Most of the praise, performance-wise, for “The Help” went to either Viola Davis or Octavia Spencer. But Janney’s performance as Charlotte Phelan, the mother of Skeeter (Emma Stone) was nuanced and touching. As the film opens, Charlotte is fighting cancer and would love nothing more than to see her daughter meet the right man and settle down. Thankfully she grows, over the course of the film, from a stuffy southern mother, to a woman who can acknowledge her mistakes and open her arms to the way the world is changing. Janney’s performance is so beautifully detailed, that even when Charlotte is being downright wrong, we sympathize with her suffering and the dreams she has for her child.
This short-lived ABC sitcom wasn’t Matthew Perry’s return to network television following a successful first run on NBC. That would be “Studio 60 on the Sunset Strip,” Aaron Sorkin’s follow-up to “The West Wing.” What ties both shows together is Janney, who did make her primetime comeback as Crystal Cohen, the owner of a second-rate San Diego sports arena and boss to Perry’s manager on this one-and-done half-hour comedy. The stars had strong chemistry, and it was Janney who truly shined brightest on what was meant to be a Matthew Perry vehicle. Her off-kilter boss/mentor was refreshingly grounded, but most importantly “Mr. Sunshine” brought us two minutes of Janney singing (a duet with James Taylor).
“Star Tours: The Adventures Continue”
Talk about unappreciated — we didn’t even know this was a thing! The 2011 reboot of the classic Disney attraction recast a lot of key roles (I still miss original droid pilot Max, voiced by Paul Reubens), but one of the upgrades was the creation of CGI “Spokesbot” Aly San San, who provides the pre-ride safety instructions, under the guise of a traditional pre-boarding demo, with perky flight attendant flair. Aly San San, actually named after Janney, is a very minor part of the action, but even in with just a brief bit of voice acting, Janney sells the character concept hard. And she does get the last word of the experience with her signature farewell: “Buh-bye!”
Despite Josh Radnor’s best attempts at transitioning from “How I Met Your Mother” star to successful independent filmmaker, his directorial efforts “happythankyoumoreplease” and “Liberal Arts” never really took off critically or commercially. But whereas “happy” feels like a forced, overtly indie cliche, “Liberal Arts” is a sweetly intelligent romance that deserved more attention in the fall of 2012. Like so many of Janney’s most memorable performances, her role in “Liberal Arts” as fiery romantic poetry professor Judith Fairfield finds her making the most out of minimal screen time. Give Janney an inch and she’ll find a way to turn it into an unforgettable mile. In the film’s comedic centerpiece, Janney goes to bed with her former student (played by Radnor) and follows up the act with a scorching monologue that tears the generation of pseudo-intellectualism to shreds. Giving cocky collegiate authority a carnivorous bite, Janney chews her one big scene whole and spits it out with gleeful wisdom. It’s because of Janney that “Liberal Arts” has a literary consciousness beating underneath it’s more typical romantic plot lines, and the film feels more unique because of it.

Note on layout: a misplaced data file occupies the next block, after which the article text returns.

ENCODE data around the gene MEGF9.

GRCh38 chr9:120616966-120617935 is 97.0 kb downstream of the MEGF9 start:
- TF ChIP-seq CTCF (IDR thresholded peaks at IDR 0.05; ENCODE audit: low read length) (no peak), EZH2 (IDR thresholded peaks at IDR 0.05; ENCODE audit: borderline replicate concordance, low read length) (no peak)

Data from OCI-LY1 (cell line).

“The Way, Way Back”
Janney recently told NPR that she’s used to being cast as “either the smartest woman in the room or the drunkest woman in the room,” and this is a textbook case of the latter. Janney’s a minor player in this coming-of-age drama, but from Betty’s first moments on screen, the tone for what will be a strange and intense summer for Duncan (Liam James) is set. The ringleader of the local party scene, Betty is never without a glass in her hands or an enabling comment designed to keep the party going. But while she never has any real moment of redemption, or even reconsideration regarding her lifestyle, Janney finds just the right desperate edge of self-awareness in her portrayal to make the character more than just a caricature, and thus even more tragic for her delusion.
Of all the roles listed here and considering most of her body of work in general, Janney has not once played a bad person. Sure, you could argue each character has flaws, but none are actually the antagonist to the main character. That streak ended with “Veep.” The beauty of Armando Iannucci’s scathing political comedy is its central character, Julia Louis-Dreyfus’ VP Selena Meyer, is so incompetent and clueless it would be better for the country if she was out of power. Yet you can’t help but root for her anyway, if only because she wants it so very badly. Enter Janney as Janet Ryland, a “respected but not dangerous” reporter who turns the tables on Selena looking to break her with some coveted “gotcha” journalism. Their falsely-modest face-off makes an episode for the ages, and Janney again proves herself an unbeatable guest star.
[Editor’s Note: Rachel Bernstein, Casey Cipriani, Liz Shannon Miller, Zack Sharf, and Ben Travers contributed to this article.]